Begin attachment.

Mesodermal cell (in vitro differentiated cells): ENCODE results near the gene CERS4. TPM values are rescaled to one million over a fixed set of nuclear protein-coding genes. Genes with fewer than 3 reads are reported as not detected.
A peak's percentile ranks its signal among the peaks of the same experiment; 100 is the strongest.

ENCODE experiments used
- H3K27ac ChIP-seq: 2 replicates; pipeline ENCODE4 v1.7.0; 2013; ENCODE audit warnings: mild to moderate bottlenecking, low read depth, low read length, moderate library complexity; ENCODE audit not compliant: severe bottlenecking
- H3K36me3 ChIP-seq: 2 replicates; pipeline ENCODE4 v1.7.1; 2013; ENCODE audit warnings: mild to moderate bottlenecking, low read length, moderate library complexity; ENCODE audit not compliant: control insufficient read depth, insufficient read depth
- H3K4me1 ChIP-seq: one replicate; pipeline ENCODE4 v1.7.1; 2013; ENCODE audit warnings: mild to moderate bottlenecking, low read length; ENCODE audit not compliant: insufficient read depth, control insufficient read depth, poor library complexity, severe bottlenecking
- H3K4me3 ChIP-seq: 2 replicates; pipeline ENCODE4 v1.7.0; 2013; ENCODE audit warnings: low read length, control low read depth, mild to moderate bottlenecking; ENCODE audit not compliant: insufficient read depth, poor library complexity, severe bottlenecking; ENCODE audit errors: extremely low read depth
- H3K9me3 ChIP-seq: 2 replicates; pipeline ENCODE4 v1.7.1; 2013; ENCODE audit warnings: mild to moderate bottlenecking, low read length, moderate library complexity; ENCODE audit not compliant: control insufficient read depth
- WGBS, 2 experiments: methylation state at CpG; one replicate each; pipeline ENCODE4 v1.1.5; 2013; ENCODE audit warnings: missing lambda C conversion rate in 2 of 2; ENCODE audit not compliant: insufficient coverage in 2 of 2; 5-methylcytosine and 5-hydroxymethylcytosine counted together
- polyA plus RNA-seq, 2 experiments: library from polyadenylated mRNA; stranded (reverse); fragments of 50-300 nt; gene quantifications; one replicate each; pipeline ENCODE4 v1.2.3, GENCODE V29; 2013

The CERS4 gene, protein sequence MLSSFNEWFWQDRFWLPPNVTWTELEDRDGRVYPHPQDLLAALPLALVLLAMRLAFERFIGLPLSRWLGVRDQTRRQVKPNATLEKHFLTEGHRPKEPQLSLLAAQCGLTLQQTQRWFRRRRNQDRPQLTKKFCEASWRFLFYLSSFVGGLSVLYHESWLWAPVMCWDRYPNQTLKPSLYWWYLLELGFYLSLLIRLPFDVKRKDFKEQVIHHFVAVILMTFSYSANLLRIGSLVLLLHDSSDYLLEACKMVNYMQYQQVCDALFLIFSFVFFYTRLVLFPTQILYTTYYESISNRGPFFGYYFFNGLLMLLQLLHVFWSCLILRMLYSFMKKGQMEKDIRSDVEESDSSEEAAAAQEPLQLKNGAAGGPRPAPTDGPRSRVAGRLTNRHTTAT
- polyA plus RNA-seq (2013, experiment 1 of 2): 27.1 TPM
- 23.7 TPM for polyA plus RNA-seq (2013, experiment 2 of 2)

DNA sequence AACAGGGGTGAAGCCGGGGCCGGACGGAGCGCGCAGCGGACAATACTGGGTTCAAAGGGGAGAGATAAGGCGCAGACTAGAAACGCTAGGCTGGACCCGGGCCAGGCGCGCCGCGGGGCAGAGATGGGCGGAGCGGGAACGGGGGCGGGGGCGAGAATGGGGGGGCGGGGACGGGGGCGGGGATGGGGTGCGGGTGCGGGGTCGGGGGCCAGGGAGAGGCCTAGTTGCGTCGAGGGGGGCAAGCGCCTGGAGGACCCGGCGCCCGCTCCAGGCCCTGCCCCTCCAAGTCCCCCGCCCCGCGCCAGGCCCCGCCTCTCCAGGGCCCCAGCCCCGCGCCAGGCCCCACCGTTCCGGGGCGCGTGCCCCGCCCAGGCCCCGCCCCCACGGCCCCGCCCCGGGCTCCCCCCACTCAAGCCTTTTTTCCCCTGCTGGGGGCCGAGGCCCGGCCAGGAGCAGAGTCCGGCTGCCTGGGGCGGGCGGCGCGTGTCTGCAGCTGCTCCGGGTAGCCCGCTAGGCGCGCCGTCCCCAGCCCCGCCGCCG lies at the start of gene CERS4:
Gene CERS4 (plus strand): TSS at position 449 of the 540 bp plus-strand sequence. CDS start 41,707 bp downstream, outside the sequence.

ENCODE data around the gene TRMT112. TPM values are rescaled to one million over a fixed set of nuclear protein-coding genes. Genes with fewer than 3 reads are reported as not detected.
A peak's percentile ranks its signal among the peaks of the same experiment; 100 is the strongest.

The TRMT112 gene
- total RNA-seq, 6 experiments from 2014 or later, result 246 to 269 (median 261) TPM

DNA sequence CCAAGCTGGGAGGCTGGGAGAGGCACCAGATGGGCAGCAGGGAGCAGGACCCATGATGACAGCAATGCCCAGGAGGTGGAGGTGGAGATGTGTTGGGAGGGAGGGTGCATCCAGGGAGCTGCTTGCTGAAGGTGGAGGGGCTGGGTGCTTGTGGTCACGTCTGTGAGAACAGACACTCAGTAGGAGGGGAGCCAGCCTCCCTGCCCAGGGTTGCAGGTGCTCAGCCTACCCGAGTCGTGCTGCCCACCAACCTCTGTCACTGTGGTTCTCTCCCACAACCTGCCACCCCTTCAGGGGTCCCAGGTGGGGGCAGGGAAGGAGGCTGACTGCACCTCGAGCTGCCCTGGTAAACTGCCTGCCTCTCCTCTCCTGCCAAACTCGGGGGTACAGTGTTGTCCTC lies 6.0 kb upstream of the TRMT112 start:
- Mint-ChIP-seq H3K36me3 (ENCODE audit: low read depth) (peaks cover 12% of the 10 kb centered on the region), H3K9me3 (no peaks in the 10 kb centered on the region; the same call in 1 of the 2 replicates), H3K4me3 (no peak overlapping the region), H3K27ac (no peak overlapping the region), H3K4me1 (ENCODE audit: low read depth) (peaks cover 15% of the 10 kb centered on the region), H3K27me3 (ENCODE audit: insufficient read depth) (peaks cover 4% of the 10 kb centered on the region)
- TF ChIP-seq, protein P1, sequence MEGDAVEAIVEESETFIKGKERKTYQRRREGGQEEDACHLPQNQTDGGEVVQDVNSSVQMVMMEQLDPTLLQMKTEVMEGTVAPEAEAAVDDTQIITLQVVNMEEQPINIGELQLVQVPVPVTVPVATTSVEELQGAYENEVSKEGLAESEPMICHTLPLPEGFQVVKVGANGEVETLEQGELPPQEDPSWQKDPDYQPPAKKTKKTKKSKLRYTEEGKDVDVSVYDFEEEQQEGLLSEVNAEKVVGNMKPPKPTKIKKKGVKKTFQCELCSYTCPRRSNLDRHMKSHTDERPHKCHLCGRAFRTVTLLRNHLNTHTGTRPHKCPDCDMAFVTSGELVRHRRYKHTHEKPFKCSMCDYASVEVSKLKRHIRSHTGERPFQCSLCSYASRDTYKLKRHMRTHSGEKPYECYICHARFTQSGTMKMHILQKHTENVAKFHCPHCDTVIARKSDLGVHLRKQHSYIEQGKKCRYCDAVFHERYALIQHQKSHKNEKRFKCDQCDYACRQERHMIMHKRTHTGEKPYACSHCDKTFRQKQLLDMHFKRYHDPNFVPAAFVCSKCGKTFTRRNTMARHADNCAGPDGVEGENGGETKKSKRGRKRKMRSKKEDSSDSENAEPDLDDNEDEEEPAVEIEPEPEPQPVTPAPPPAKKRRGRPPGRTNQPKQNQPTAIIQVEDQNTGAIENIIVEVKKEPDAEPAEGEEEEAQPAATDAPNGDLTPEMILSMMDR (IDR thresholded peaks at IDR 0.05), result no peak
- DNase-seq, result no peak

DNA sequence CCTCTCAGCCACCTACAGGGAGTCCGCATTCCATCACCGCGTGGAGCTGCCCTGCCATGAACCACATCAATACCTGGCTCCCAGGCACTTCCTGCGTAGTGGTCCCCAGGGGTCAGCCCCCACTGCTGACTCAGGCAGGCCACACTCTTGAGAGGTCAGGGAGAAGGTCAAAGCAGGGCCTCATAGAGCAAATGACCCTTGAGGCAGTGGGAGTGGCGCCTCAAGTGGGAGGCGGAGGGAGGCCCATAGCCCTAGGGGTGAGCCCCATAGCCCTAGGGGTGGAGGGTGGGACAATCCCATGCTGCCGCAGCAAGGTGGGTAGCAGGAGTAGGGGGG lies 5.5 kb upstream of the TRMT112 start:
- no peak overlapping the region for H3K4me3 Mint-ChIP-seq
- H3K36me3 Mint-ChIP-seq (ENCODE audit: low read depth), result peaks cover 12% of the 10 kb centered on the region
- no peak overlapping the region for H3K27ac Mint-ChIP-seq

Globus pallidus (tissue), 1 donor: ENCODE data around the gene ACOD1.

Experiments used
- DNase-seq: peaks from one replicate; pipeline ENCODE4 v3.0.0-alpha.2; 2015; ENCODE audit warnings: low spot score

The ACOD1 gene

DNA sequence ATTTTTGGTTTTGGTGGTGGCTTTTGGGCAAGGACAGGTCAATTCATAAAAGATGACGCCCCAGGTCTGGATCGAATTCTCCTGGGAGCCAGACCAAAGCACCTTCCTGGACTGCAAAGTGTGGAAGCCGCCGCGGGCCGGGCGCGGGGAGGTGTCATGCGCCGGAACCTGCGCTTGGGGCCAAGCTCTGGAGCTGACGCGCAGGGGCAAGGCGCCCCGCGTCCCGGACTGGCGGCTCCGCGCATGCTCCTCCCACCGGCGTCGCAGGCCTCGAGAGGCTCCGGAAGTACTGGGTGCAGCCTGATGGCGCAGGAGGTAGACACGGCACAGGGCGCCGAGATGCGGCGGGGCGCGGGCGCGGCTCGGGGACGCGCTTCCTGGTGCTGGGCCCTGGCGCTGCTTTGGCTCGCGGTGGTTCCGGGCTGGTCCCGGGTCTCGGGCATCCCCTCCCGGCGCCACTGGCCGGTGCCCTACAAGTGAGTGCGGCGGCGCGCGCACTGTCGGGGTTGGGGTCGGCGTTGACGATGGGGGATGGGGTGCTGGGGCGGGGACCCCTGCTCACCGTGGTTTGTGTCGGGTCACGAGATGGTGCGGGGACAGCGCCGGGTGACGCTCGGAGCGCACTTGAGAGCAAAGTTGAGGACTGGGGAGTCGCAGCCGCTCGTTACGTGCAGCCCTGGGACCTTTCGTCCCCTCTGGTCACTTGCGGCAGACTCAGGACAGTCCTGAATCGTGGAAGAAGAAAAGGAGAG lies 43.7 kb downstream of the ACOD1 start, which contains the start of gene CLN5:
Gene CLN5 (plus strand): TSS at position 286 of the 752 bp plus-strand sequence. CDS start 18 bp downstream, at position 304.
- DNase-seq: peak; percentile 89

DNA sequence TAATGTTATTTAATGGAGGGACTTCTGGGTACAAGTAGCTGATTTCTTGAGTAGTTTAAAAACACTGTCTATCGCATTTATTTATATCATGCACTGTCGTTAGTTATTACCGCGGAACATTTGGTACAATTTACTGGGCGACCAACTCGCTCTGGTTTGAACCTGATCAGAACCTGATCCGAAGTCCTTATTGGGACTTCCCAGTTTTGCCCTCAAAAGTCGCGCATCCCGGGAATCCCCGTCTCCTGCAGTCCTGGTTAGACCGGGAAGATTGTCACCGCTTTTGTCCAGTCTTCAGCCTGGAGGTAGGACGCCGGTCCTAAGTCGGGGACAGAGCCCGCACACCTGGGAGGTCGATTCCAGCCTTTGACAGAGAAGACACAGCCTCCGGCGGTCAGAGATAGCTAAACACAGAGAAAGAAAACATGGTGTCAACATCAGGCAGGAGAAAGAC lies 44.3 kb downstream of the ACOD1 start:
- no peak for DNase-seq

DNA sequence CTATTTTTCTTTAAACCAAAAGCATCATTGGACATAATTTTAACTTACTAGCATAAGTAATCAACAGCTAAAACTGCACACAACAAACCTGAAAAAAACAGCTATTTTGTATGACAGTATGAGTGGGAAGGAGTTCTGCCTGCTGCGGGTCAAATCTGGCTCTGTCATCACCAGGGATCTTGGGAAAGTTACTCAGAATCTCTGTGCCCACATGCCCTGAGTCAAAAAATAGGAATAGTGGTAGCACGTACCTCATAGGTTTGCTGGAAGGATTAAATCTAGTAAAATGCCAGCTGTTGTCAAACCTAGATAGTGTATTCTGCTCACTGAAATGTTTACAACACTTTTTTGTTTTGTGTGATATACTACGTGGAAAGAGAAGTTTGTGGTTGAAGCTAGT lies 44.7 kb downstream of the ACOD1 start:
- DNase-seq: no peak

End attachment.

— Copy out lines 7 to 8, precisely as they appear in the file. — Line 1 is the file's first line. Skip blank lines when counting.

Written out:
- H3K4me3 ChIP-seq: 2 replicates; pipeline ENCODE4 v1.7.0; 2013; ENCODE audit warnings: low read length, control low read depth, mild to moderate bottlenecking; ENCODE audit not compliant: insufficient read depth, poor library complexity, severe bottlenecking; ENCODE audit errors: extremely low read depth
- H3K9me3 ChIP-seq: 2 replicates; pipeline ENCODE4 v1.7.1; 2013; ENCODE audit warnings: mild to moderate bottlenecking, low read length, moderate library complexity; ENCODE audit not compliant: control insufficient read depth